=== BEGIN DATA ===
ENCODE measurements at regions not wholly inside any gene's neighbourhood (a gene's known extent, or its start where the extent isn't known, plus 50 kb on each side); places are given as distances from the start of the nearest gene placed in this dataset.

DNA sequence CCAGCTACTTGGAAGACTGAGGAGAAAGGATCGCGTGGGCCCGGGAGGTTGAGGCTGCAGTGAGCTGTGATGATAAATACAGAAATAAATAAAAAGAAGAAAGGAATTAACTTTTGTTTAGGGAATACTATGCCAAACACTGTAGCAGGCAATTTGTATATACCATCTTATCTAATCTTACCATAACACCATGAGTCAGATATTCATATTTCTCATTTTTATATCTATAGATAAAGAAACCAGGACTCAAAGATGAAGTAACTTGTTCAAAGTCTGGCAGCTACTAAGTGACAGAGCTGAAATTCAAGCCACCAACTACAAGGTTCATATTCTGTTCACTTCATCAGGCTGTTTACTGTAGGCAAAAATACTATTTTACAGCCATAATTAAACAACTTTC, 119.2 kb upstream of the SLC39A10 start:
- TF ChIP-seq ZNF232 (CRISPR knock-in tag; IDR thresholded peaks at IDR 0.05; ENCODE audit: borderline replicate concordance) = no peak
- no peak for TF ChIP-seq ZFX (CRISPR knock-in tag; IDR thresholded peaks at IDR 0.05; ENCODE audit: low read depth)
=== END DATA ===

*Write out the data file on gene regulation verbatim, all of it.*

ENCODE measurements at regions not wholly inside any gene's neighbourhood (a gene's known extent, or its start where the extent isn't known, plus 50 kb on each side); places are given as distances from the start of the nearest gene placed in this dataset.

DNA sequence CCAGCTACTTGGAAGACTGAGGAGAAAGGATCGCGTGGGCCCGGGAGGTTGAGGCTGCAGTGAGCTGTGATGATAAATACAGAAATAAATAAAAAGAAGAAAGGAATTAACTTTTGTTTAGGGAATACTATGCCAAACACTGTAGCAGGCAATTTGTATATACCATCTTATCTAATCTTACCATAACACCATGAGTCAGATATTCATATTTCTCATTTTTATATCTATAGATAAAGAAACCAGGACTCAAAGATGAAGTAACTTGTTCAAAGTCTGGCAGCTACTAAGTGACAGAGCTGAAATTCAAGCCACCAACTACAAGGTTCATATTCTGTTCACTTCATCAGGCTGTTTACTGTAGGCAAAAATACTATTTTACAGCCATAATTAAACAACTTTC, 119.2 kb upstream of the SLC39A10 start:
- TF ChIP-seq ZNF232 (CRISPR knock-in tag; IDR thresholded peaks at IDR 0.05; ENCODE audit: borderline replicate concordance) = no peak
- no peak for TF ChIP-seq ZFX (CRISPR knock-in tag; IDR thresholded peaks at IDR 0.05; ENCODE audit: low read depth)